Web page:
Instruments

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Traditional Irish Musical Instruments

Historically, the primary instrument of any culture would tend to be the voice, closely followed by the advent of percussive accompaniment. Irish musical heritage chose a slightly deviant evolutionary path, however, unaccompanied vocalisation remaining an extensive part of the modern tradition in the guise of ‘Sean-Nos’ (ie ‘Old-Style’) singing, and our indigenous drum being all but excluded from the annals of musical history until relatively recently.

Here are some of the other instruments with which you are likely to come into contact on an Irish musical odyssey.

The Banjo

The Banjo

Originally an African instrument brought to America during the slave trade. The banjo is the four-string variety (as opposed to five strings in the southern USA and ballads) and is tuned to G,D,A and E like the fiddle, except it is an octave lower. It was a controversial instrument in traditional circles for many years as it was considered to be an intruder to the tradition. 

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The Button Accordian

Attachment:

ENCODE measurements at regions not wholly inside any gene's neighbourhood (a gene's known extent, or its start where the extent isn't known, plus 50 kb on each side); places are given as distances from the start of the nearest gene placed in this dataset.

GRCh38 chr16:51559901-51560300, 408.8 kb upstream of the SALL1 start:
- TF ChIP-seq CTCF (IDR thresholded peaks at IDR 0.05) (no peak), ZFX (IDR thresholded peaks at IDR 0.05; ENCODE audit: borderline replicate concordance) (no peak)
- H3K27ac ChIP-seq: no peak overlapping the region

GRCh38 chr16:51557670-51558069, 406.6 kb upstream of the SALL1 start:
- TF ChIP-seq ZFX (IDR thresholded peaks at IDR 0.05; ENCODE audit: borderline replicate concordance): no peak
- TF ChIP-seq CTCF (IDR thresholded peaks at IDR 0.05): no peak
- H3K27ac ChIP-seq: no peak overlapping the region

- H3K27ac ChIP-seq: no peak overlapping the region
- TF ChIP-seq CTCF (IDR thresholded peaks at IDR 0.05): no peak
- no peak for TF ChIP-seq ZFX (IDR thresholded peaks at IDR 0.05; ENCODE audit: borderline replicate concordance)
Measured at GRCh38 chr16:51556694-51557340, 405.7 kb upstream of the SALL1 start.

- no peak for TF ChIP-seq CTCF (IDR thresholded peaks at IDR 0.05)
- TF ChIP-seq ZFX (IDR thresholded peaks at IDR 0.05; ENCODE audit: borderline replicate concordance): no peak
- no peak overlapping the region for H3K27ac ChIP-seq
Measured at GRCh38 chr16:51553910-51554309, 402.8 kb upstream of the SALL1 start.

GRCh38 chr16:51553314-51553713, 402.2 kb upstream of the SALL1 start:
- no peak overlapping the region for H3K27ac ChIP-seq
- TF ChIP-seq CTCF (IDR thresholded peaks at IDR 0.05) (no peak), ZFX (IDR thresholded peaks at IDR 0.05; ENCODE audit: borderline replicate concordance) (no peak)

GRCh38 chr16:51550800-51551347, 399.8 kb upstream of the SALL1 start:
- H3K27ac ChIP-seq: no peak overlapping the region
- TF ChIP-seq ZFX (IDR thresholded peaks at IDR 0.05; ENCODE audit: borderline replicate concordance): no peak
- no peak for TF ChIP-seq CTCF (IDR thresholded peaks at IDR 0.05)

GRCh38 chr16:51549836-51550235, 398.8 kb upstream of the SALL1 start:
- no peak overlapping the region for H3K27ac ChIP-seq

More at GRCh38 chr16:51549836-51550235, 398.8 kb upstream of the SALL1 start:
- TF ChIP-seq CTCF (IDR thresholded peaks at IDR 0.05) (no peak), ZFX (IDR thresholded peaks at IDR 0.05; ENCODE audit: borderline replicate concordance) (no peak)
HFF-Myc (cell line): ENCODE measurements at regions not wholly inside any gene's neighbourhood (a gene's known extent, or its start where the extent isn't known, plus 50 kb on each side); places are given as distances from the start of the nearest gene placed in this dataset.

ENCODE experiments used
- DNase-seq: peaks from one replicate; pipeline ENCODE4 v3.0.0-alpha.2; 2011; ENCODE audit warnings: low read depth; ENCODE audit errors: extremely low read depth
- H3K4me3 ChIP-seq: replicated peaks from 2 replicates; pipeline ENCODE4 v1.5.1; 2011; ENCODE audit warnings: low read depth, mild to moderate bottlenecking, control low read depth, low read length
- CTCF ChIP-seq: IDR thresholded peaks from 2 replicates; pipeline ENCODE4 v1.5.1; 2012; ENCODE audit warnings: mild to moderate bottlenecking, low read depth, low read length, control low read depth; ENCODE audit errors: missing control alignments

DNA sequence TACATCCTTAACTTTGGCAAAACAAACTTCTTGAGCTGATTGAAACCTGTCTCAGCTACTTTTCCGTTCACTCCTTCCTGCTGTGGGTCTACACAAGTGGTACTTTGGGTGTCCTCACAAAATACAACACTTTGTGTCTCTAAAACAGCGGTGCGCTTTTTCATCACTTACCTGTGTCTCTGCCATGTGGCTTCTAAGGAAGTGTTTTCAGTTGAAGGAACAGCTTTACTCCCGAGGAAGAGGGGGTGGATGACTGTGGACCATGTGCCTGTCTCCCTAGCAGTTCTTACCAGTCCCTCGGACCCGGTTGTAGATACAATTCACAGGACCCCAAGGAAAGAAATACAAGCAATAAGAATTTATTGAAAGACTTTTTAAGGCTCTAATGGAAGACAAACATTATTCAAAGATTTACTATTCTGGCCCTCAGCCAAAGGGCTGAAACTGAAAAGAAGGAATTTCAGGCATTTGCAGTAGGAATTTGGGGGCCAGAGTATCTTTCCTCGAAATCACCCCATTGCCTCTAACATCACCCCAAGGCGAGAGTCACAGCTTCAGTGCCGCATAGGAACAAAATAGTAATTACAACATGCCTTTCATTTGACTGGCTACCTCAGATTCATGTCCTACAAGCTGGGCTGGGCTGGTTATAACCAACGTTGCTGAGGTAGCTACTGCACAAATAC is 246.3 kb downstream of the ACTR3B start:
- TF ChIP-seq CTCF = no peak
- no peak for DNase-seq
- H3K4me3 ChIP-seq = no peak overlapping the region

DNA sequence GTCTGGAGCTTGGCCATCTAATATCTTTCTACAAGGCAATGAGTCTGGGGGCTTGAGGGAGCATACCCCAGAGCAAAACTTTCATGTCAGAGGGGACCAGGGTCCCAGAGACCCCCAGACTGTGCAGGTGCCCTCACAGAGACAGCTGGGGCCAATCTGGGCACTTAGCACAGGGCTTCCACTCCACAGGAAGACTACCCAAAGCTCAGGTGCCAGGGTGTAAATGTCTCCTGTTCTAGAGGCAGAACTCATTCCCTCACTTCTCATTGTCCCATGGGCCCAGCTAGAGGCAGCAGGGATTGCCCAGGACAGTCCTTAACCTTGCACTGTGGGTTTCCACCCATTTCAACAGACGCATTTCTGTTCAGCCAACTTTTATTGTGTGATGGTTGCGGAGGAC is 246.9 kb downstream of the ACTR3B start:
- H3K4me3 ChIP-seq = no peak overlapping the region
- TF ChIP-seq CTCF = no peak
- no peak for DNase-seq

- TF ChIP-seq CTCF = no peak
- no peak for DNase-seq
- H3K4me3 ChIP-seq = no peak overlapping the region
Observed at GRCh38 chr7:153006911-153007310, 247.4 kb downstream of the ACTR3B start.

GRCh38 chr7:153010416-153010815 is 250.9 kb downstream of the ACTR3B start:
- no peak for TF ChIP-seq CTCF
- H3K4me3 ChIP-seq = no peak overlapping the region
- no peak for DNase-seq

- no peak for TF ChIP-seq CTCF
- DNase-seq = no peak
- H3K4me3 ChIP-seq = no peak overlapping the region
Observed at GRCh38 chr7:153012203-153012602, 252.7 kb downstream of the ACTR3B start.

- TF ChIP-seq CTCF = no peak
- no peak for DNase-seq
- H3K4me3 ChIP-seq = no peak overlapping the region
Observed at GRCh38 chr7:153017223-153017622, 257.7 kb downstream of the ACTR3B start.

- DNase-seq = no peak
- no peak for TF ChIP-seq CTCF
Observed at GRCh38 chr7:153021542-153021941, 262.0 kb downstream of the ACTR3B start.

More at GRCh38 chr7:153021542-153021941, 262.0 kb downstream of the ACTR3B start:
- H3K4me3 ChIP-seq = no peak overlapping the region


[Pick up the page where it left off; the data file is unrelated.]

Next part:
The Button Accordian 

The Chinese Cheng, which was introduced to Europe in 1777, is generally credited with being the musical instrument that initiated the ideas that were used to develop the accordion. 

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The Irish Uilleann Pipe

The Irish Uilleann Pipe

The Irish Uilleann Pipe is probably the most elaborate bagpipe in the world. It was developed from roughly the 1700’s to the present time in Ireland, with contributions from the U.S. and European countries. 

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The Bodhran 

The Bodhran 

The Bodhran is a drum, consisting of a shallow circular frame with a goatskin tacked around the side. The skin is often buried in cow manure in order to cure it for this purpose. It is played in an upright position with a stick in a manner, which differentiates it from other ethnic drums. 

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The Harp

The Harp

The traditional symbol of Ireland and an instrument that is gaining in popularity with the huge trend that is the Celtic revival globally. It is smaller than the concert harp and has one set of strings in comparison to the Welsh harp, which has three. Today’s harpists are modern and well-trained in the intricacies of counter-point and harmonies. 

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